Getting Reviews

Reviews are important. Take a look at a brand new book on Amazon and when the bottom of the page doesn’t at least have some reviews, the page looks flat and unattractive. Find a page with hundreds of reviews and it’s more eye-catching.

The amazing thing about this is they don’t necessarily have to all be good reviews, either. In fact, if all of your reviews are 5-stars, then that looks a little suspicious. Like you asked both sets of grandparents and your mom to each right a review on Amazon. Of course they’re going to love it. Of course they’re going to boost your ego when they tell you. But they’re not the ones that should be leaving reviews on Amazon.

Not only do reviews give your book credibility as a sales page, but they help give readers an idea of what to expect from the book. Some readers like to read spoilers in reviews. Others (most) don’t.

While reviews are important to have on your page, getting them is a struggle in itself. Unless a reader is completely blown away by your book, they’re unlikely to leave a review. Some readers habitually leave reviews. Some just don’t think of it.

Amazon actually encourages readers to leave reviews after they’ve finished reading your book on a Kindle. That helps, but the conversion rate isn’t 100%. But there are some more places you can ask to help get some honest reviews:

  1. At the end of your book – The page after the story ends, ask readers to please leave an honest review online. Some authors put the review requests on the same page as the end of the story, but I think that’s too much. Do what you want with your book, though. It is, after all, your book.
  2. On your mailing list – When you encourage readers to buy your latest book, ask them to please consider leaving a review online.
  3. Social media – Remind readers that a free way they can help you out even after they’ve bought your book is to leave a review.

A fourth way to get reviews is to offer freebies. That’s a slippery slope because you don’t want to get carried away with giving your entire catalog away for free, but it could be a useful tool.

For example, I’ve been turning my books into audio regularly since I started publishing. Honestly, I didn’t know what to do with the promo codes. I gave away a few, but most were just sitting on a piece of paper pinned above my computer.

Then I decided to do something with them. I announced my latest audiobook to my mailing list and offered a giveaway: the first 40 people to reply and request one of my books would get an Audible copy for free. In reality, I had probably closer to 55 codes to use, but I figured 40 was a safe number.

This effort was beneficial for myself and the reader: they got a free book, and Audible counts it as a sale for me. Win win.

The response was better than I was expecting. I didn’t get 40 people, but I did get probably 30. I “sold” probably about 50 books. Since there were a lot of questions about what to read when, I was very liberal with my gifting. I had the codes, so why wouldn’t I use them?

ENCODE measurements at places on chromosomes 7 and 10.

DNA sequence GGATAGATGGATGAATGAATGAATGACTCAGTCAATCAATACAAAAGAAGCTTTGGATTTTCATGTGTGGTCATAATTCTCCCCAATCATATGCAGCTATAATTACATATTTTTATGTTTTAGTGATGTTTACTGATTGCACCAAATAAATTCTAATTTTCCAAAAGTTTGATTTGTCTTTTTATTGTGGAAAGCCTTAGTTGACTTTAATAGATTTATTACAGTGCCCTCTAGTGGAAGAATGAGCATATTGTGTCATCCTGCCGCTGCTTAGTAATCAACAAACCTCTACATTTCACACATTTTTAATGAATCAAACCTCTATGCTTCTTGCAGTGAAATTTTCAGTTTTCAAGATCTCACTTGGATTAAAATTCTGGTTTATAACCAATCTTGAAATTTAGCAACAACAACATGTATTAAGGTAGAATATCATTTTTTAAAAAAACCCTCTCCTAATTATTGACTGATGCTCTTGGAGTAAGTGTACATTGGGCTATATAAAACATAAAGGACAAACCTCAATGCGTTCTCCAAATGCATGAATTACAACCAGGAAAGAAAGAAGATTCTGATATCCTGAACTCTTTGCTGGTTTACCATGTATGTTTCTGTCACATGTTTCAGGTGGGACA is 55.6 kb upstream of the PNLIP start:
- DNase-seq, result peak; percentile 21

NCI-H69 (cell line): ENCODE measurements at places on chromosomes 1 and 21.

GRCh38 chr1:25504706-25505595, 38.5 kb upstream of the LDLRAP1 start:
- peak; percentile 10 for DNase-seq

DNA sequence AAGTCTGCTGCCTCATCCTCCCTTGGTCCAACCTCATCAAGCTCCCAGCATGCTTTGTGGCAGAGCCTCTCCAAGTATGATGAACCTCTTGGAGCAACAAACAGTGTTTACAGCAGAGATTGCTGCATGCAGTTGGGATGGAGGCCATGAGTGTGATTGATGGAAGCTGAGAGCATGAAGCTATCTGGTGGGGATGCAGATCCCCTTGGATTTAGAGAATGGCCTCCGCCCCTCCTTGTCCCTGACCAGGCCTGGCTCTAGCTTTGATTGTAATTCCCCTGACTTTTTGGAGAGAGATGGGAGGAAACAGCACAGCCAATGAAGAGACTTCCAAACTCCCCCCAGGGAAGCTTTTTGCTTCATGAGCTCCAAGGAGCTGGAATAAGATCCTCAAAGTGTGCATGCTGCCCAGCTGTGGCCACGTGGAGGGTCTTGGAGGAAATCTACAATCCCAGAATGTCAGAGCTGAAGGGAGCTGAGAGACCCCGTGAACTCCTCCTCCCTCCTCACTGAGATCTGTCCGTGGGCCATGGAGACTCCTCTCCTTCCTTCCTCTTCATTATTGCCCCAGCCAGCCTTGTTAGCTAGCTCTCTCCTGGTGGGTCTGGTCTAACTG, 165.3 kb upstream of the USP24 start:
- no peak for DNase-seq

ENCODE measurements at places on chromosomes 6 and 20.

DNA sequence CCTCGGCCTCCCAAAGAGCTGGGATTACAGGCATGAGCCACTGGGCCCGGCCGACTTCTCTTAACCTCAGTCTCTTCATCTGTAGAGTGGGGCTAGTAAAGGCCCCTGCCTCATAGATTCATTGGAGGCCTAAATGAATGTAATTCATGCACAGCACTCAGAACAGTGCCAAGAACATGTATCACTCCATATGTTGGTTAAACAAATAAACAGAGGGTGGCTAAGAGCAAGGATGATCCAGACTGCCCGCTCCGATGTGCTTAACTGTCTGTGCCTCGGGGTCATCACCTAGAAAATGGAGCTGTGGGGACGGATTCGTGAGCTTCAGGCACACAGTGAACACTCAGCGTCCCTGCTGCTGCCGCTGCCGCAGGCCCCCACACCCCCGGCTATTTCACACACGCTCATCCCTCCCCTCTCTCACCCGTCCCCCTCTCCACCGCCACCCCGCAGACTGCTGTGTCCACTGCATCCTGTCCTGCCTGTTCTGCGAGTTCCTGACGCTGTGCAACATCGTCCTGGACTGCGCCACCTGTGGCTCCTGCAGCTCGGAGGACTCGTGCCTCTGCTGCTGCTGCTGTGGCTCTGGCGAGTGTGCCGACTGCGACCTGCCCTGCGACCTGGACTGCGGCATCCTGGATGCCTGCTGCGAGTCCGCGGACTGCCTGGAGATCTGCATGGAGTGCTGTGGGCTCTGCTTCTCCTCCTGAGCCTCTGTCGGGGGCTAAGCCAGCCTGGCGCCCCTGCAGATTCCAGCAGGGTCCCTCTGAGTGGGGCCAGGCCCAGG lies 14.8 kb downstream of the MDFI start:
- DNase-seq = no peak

The number of reviews I got are hard to track. But I did see a noticeable bump, mostly for The Full Moon, but Snow After Christmas and The Blood Moon both got their fair share.

The reason it’s hard to track is because I left it open. I said they could leave a review on Amazon, Audible, and/or Goodreads. Some people decided to post to all three, others chose one and only published their review there.

In the end, having reviews on all retailers is important. So even if I only reached 10 reviews on one book on Amazon, that’s okay. Across the board I have more.

Once I go wide with more of my books, I’ll have to think of different way to encourage reviews on the various retailers. For now, I’m happy with the result I got and will likely do it again. I’m also curious to see what my ACX report for April says.

A few tips:

  • Always ask for an honest review. And make sure they state that they received a copy in exchange for an honest review.
  • Follow through with your promises. If you promised to give readers book 2 if they reviewed book 1, give them book 2 even if they gave you a bad review.
  • Don’t be spammy. I think only about 40% of the people who I gave free books to actually left a review. Like I said, it’s hard to judge, but that would be my guess. In that time, I only sent out one reminder email and only responded to emails after they contacted me first.

So those are some ideas to gather some reviews for your books. Some folks have an advanced reader team, which I’ve been meaning to explore, but I just don’t have the time yet. I can definitely see the benefits of getting a bunch of reviews on release day and watching my book shoot up the charts. That’s something I’ll have to work on just as soon as I give myself some breathing room.

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